As the families of those who were killed in the Newtown massacre prepare to head to Congress to push for stricter gun control laws, I've got to wonder if any of those members watched this heart-wrenching interview from 60 Minutes this Sunday.
You can watch the entire interview at their site, but I wanted to share the very end of the segment and if this doesn't just break your heart, it's made of stone.
Scott Pelley: Do any of you fear that after only four months the impact of this on the Congress is beginning to fade, and the memory of how we felt on that day is beginning to fade?
Francine Wheeler: Well, people do change because the country goes in different places. But we're gonna bring it right back, so that America can see. Four months, to them, it feels like it just happened a moment ago. And yet--
Scott Pelley: To you.
Francine Wheeler: And yet it's been years since I've seen my son. OK? So we're just-- we're not going anywhere. We're here. And we're going to be here.
Jimmy Greene: We don't get to move on. We don't have the benefit of turning the page to another piece of legislation and having another debate and playing politics the same we we've been doing. We don't have that benefit. We're gonna live with this for the rest of our lives. So our legislators need to hear us.
Nicole Hockley: For many of us, coming up to the four-month anniversary, we're only just starting to find our voices and to be able to come out of that initial state of shock, to be able to do something actively ourselves. So we-- we are not going anywhere. We are gaining momentum now to prepare for this marathon.
Scott Pelley: This is a lifelong pursuit for all of you?
Group: Yes. Yeah.
David Wheeler: To have a moment where we don't feel the depth of this loss is a luxury that is rare and certainly can't be depended upon. That's never gonna change for me.
Scott Pelley: So many people have said to me, "If something like that happened, I would not be able to go on." So how do you?
Francine Wheeler: What are your choices? OK? We have another child. And even if we didn't have another child, your choices are you live or you die. My goal every day right now is to get up in the morning, to be present for David, to be present for Nate. If I get other stuff, great. If I don't, I don't. But what are your choices?
David Wheeler: We're a part of this community. This is an astonishing community, this town, Newtown. It's an amazing place. And there are a lot of amazing places just like Newtown, all across this country. And every single morning you have the choice, as Francine said. You can either crawl in a hole and shut out the light, or you can pretend that nothing happened. No-- neither of those are an option for me personally. So somewhere on that continuum is where you'll find me every day.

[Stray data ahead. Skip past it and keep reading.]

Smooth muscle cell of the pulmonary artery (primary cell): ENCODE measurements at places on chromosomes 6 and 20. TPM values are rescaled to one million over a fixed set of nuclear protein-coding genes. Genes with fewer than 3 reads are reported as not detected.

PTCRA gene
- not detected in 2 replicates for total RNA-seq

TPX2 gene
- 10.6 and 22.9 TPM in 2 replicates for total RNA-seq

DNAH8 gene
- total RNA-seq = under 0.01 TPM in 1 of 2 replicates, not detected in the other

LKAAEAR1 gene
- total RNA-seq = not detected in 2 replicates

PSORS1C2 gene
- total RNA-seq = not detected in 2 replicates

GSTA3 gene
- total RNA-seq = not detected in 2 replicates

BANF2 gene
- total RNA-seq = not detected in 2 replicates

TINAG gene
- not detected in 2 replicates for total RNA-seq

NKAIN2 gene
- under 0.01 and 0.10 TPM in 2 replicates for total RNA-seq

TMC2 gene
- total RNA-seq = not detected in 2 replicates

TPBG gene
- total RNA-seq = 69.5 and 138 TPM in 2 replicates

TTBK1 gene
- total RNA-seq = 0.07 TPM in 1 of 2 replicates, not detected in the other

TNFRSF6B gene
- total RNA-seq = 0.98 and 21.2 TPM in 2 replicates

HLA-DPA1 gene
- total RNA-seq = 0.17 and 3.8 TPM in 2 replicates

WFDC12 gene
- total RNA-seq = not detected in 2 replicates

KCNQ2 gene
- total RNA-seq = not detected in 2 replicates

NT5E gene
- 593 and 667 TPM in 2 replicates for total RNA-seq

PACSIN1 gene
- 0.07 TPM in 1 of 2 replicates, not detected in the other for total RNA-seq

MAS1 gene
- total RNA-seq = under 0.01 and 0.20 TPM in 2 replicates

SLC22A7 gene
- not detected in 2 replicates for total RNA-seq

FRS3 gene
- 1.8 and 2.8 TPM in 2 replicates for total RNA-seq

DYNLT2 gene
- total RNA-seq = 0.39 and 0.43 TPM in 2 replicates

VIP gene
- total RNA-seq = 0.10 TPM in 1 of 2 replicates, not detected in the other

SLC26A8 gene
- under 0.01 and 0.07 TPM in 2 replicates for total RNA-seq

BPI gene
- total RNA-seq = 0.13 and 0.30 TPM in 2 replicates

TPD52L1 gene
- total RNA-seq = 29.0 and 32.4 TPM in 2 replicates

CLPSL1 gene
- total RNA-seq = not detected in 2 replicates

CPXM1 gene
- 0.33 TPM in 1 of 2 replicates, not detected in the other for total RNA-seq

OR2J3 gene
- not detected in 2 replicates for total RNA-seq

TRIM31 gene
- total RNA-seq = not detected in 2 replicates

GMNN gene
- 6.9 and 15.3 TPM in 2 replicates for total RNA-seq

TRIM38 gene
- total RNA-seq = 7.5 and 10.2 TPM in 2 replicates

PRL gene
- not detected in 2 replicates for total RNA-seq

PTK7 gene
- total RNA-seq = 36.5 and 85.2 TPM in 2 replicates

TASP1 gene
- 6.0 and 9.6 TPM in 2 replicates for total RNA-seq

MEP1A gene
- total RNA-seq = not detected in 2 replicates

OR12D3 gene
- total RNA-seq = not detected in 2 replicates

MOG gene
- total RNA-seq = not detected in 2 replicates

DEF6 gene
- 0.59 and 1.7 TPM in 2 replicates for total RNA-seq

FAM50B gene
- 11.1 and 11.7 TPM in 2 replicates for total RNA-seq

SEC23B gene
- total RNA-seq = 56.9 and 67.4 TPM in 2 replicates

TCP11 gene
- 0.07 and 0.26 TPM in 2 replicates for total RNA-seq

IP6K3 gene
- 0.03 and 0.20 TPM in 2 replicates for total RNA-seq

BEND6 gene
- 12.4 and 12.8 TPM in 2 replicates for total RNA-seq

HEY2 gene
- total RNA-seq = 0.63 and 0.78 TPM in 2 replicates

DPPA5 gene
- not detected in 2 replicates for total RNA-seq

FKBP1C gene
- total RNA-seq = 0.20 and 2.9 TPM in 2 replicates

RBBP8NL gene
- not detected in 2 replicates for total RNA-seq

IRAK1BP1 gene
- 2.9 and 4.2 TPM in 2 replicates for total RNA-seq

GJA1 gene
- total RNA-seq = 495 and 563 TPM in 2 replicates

Scott Pelley: How do you stay in touch with the child that you lost?
Francine Wheeler: You know, I dream about him all the time and we talk and he and I talk when I take my walks and I just feel him. If I ask him to be present, he is. And I know he'll always be there. And I have faith too. I faith that he is.
Mark Barden: I think about Daniel every minute of the day. Every waking hour, we try to engage James and Natalie, Daniel's older siblings in conversation, we want that to be a topic that can be discussed instead of swept under the rug.
Jackie Barden: I do feel the distance though. I-- sometimes it's too painful to think about him. And then I feel guilty 'cause I need to think about him and keep him alive. But it's so hard because I miss him so much.
Nicole Hockley: We had Dylan cremated. So I have his urn next to his picture in a cupboard in our bedroom on our dresser. Every morning, I kiss him good morning and say, "Hi." And he's the last thing I kiss before I go to bed at night. Every night I beg for him to come to me in my dreams so that I can see him again. And during the day, I just focus on what I need to do to honor him and make change. And it's the private moments at home that I will speak to him.
Mark Barden: So here we are, we're left with pictures and dreams and memories and any little shred of evidence of their physical time with us. And we just have to ask people to remember that. To please think about that always, because now is the time to turn this tragedy into the place where we evolve as a society and look to any possible way you can do that.
They'll look for a way tomorrow on Capitol Hill in Washington. It will be much tougher going. Even expanding background checks, which had bi-partisan support, is now in serious doubt. And there's little discussion of mental health. These families told us they're not asking for everything. But they worry nothing is possible if 12/14 is forgotten too soon.